Ribavirin's antiviral mechanism of action: lethal mutagenesis?

J Mol Med (Berl). 2002 Feb;80(2):86-95. doi: 10.1007/s00109-001-0308-0. Epub 2001 Dec 4.


Ribavirin, an antiviral drug discovered in 1972, is interesting and important for three reasons: (a) it exhibits antiviral activity against a broad range of RNA viruses; (b) it is currently used clinically to treat hepatitis C virus infections, respiratory syncytial virus infections, and Lassa fever virus infections; and (c) ribavirin's mechanism of action has remained unclear for many years. Here we recount the history of ribavirin and review recent reports regarding ribavirin's mechanism of action, including our studies demonstrating that ribavirin is an RNA virus mutagen and ribavirin's primary antiviral mechanism of action against a model RNA virus is via lethal mutagenesis of the RNA virus genomes. Implications for the development of improved versions of ribavirin and for the development of novel antiviral drugs are discussed.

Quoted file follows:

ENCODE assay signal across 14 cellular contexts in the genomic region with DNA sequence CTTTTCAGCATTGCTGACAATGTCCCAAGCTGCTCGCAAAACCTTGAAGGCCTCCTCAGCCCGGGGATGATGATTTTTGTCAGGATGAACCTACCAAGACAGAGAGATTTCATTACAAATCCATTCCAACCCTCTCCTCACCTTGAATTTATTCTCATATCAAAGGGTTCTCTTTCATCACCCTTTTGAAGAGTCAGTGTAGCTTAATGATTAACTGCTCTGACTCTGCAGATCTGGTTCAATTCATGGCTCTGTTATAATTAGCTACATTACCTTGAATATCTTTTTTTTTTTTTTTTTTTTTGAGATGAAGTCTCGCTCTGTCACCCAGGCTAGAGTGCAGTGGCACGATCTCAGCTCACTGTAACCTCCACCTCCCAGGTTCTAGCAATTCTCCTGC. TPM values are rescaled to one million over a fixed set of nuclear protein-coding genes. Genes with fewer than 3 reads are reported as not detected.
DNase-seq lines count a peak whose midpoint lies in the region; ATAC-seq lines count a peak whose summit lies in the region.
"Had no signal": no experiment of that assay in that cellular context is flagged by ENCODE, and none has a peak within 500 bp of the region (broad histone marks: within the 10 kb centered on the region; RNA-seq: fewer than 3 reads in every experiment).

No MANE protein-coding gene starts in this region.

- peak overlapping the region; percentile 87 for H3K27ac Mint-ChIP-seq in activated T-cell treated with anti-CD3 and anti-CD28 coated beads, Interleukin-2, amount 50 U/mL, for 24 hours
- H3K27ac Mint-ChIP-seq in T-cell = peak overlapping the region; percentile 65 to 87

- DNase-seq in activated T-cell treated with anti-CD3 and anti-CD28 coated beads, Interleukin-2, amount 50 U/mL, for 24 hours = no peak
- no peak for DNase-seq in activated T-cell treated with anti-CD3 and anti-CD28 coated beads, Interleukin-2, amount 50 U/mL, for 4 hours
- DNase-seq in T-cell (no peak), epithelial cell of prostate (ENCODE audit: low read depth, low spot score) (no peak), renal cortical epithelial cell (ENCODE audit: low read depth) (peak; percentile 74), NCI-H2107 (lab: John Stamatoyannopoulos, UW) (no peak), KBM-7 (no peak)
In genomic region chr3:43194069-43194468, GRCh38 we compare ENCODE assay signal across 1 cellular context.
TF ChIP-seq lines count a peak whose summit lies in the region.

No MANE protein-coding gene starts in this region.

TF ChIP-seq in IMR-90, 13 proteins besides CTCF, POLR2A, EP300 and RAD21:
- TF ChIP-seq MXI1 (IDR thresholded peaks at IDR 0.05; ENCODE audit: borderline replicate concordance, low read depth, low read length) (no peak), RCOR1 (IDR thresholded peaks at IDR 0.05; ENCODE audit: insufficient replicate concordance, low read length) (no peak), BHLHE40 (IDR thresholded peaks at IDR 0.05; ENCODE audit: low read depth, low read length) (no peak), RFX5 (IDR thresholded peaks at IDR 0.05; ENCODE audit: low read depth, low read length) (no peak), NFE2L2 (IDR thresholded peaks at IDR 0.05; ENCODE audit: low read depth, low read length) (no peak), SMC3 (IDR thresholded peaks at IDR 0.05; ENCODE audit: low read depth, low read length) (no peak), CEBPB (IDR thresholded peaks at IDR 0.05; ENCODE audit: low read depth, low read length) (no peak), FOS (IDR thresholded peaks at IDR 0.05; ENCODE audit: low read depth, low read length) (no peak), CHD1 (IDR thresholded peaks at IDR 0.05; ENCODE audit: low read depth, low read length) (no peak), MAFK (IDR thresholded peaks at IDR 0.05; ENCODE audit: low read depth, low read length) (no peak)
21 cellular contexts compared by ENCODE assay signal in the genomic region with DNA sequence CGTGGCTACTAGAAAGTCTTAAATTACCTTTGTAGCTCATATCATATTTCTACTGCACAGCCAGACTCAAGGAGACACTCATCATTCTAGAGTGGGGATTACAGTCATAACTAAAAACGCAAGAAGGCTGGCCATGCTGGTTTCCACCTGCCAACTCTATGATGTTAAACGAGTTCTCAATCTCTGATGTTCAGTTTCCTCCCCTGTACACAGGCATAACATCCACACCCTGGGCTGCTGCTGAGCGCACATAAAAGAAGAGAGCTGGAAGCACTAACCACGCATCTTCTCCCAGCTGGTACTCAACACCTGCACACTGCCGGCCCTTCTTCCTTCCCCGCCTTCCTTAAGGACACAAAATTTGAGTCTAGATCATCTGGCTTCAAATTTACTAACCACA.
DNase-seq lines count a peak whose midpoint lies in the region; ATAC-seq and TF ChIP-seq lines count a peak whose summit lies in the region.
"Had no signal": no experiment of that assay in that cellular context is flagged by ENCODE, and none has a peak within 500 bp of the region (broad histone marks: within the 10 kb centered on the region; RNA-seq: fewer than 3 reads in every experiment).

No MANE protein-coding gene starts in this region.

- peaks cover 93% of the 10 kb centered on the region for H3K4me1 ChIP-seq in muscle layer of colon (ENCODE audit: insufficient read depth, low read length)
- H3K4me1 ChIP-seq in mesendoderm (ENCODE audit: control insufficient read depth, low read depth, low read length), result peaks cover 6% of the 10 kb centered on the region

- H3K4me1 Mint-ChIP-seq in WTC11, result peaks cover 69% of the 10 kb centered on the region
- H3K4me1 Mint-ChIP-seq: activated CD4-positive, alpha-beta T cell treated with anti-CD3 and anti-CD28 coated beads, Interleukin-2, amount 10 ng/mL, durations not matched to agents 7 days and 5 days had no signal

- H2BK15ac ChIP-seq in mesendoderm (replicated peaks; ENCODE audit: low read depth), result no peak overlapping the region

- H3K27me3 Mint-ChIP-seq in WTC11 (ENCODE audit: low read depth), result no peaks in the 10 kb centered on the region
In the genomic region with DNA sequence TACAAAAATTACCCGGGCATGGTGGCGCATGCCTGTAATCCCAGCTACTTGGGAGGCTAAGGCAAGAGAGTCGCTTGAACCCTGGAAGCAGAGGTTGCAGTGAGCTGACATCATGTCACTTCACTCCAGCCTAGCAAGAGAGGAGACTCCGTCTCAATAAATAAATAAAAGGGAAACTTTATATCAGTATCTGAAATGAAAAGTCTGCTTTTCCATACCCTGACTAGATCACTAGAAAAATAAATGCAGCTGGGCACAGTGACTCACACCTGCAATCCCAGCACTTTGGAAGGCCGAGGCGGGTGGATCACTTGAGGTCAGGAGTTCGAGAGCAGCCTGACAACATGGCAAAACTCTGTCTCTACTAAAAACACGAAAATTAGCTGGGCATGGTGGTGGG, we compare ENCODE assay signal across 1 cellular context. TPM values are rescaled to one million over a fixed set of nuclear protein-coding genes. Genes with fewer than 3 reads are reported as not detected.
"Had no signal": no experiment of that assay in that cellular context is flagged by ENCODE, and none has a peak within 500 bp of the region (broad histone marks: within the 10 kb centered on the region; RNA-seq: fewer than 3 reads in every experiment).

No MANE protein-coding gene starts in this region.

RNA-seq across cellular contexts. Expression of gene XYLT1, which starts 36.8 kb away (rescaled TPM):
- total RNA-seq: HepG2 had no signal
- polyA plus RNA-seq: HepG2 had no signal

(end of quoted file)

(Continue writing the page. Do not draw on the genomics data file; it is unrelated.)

Publication types

  • Research Support, Non-U.S. Gov't
  • Research Support, U.S. Gov't, P.H.S.
  • Review

MeSH terms

  • Animals
  • Antimetabolites / chemistry
  • Antimetabolites / pharmacology*
  • Antiviral Agents / chemistry
  • Antiviral Agents / metabolism*
  • Genes, Lethal / drug effects*
  • Humans
  • Mutagenesis / drug effects*
  • Ribavirin / chemistry
  • Ribavirin / pharmacology*


  • Antimetabolites
  • Antiviral Agents
  • Ribavirin